ZHANG ET AL.
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CXXXX American Chemical Society
Piezo-phototronic Effect Enhanced
Visible and Ultraviolet Photodetection
Using a ZnO?CdS Core?Shell
Fang Zhang,†,‡Yong Ding,†Yan Zhang,†Xiaoling Zhang,‡and Zhong Lin Wang†,§,*
†School of Material Science and Engineering, Georgia Institute of Technology, Atlanta, Georgia 30332-0245, United States,‡Key Laboratory of Cluster Science of
Ministry of Education, School of Chemistry, Beijing Institute of Technology, Beijing 100081,China, and§Beijing Institute of Nanoenergy and Nanosystems, Chinese
Academy of Sciences, Beijing, China
large surface-to-volume ratio and direct
pathway for charge transport.1?3A variety
belts have been developed, such as group
II?VI compounds ZnO (<3.37 eV, 370 nm)
and ZnS (<3.77 eV, 335 nm) as the typical
active materials for UV light and CdS (<2.40
eV,516 nm) and CdSe(<1.74 eV,712 nm) for
visible light.4?7However, pure semiconduc-
tor NWs cannot absorb wavelengths below
their band gap, which limits their wide-
spectral sensitivity in standard devices, such
as for visible/ultraviolet (UV) light imaging,
memory storage or switches. Herein we re-
port the performance of a single ZnO?CdS
core?shell micro/nanowire based photo-
detector, which shows an excellent sensi-
tivity and response from 372 to 548 nm.
This is one of the most effective hetero-
structure-based multiband photodetectors
for simultaneously detecting visible and UV
Moreover, the performance of such a
photon sensor has been largely enhanced
with the use of piezo-phototronic effect.
The wurtzite structured ZnO NW exhibits
highpolarization performance. Apiezoelec-
tric potential (piezopotential) is created in
the nanowire by applying a stress.9Recently,
by the coupling of piezoelectric, optical, and
semiconducting properties, the performance
of photodetector based on a single ZnO wire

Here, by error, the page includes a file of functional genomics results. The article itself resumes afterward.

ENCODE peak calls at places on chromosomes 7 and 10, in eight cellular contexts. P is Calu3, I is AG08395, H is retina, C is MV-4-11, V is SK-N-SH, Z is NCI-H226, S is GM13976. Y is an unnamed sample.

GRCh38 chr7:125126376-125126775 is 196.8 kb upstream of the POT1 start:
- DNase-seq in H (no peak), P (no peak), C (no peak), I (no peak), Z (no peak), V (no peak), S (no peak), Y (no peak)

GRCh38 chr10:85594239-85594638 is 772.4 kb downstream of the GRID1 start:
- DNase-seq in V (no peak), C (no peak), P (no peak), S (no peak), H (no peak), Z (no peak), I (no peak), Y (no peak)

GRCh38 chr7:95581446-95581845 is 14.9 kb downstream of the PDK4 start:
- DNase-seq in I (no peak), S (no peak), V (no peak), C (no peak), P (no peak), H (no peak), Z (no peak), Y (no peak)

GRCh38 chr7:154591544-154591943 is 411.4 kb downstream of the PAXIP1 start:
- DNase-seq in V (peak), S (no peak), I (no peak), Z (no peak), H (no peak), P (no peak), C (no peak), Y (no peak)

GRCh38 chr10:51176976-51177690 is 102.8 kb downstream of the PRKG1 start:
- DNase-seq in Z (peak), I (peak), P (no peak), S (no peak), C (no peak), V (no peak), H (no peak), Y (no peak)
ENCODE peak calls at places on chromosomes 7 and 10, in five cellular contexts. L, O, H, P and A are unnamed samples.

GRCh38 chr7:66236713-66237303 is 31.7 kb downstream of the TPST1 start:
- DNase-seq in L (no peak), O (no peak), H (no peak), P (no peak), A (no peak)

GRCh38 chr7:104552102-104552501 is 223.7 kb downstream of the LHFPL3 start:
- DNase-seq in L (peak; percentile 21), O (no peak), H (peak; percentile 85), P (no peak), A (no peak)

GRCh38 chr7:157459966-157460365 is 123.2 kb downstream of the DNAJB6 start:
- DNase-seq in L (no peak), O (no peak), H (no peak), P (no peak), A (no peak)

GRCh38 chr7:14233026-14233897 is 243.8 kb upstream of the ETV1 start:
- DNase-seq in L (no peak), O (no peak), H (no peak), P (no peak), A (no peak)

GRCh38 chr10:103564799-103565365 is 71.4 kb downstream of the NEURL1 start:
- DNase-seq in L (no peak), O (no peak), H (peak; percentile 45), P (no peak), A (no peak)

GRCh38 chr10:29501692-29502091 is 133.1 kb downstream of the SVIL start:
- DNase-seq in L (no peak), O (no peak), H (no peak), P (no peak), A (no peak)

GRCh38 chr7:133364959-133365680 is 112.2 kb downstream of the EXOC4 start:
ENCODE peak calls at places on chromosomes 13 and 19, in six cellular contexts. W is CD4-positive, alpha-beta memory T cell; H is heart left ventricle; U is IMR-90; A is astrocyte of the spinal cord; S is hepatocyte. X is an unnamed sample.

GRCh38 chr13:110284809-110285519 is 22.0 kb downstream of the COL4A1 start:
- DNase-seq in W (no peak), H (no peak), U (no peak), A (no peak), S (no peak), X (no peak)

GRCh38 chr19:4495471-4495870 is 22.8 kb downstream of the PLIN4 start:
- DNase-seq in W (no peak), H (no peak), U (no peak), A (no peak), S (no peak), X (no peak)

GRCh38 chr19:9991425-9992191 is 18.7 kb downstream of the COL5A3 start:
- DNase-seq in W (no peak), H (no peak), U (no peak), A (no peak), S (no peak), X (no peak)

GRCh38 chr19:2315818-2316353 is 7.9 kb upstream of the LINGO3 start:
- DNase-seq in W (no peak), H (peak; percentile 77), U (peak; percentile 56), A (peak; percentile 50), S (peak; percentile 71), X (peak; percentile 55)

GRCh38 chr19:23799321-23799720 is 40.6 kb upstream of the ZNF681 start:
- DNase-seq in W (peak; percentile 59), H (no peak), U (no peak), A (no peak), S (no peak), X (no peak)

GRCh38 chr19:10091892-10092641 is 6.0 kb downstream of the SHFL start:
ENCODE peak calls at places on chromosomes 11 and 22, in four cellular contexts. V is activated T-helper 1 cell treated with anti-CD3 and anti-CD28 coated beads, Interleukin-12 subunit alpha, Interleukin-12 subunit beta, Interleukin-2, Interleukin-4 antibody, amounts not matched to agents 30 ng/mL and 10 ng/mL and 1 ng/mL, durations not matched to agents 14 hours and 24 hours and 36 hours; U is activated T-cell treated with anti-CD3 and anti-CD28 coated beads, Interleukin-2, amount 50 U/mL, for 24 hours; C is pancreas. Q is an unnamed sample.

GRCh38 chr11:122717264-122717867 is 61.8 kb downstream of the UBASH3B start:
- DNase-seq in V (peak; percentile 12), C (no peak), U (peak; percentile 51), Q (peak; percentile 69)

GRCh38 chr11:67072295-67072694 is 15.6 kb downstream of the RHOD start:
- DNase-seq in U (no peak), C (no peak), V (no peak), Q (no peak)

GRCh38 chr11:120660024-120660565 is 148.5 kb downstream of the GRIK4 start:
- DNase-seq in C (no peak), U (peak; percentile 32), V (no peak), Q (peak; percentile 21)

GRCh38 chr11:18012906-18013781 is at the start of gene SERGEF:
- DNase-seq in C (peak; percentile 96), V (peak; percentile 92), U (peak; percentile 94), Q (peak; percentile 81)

has been improved, which is referred to as
nanostructures are considered as
the most sensitive and fast respon-
at NW?electrode contacts by using strain
work, based on the unique crystalline struc-
ture of the ZnO?CdS core?shell wire, the
performance of the photodetector can be
further enhanced by strain induced piezo-
of the Schottky barrier heights (SBHs) at the
*Address correspondence to
Received for review August 7, 2012
and accepted September 28, 2012.
The piezo-phototronic effect is about the use of the piezoelectric potential created inside some
on the photon sensitivity for a ZnO?CdS core?shell micro/nanowire based visible and UV
sensor. CdS nanowire arrays were grown on the surface of a ZnO micro/nanowire to form a
ZnO?CdScore?shellnanostructure by afacile hydrothermal method.Withthe twoendsofa
is sensitive simultaneously to both green light (548 nm) and UV light (372 nm). Furthermore,
the performance of the photon sensor is much enhanced by the strain-induced piezopotential
in the ZnO core through modulation of the Schottky barrier heights at the source and drain
contacts. This work demonstrates a new application of the piezotronic effect in photon
KEYWORDS: ZnO?CdS core?shell micro/nanowire.Schottky contact.
ZHANG ET AL.
’ NO. XX
tion nanomaterials by introducing a piezo-phototronic
RESULTS AND DISCUSSION
ZnO micro/nanowires were grown by thermal eva-
is a low-magnification transmission electron micro-
scopy (TEM) image, showing the details of a single ZnO
NW. A high-resolution transmission electron micro-
scopy (HRTEM) image and the corresponding select
area electron diffraction (SAED) pattern taken from the
wire is structurally uniform and single crystalline with
length direction along the c-axis. Figure 1b displays a
dark-field (DF) TEM image of a single ZnO?CdS NW;
the inset is the magnified DF image of the CdS NW
array with diameters of ∼100 nm and lengths of
∼500 nm, and the line-like contrasts are ascribed to
stacking faults normal to the length axis. To further
verify the crystalline structure of the CdS NWs, a high-
resolution image and SAED pattern were taken at the
marked tipregion ofaCdS NW, indicating that the CdS
NW grows along the c-axis and the lattice fringes can
be assigned to (0001). Figure 1c is a low-magnification
TEM image of CdS NW array grown on the ZnO NW
after hydrothermal reaction, showing the entire sur-
face of the ZnO NW is uniformly covered by CdS NW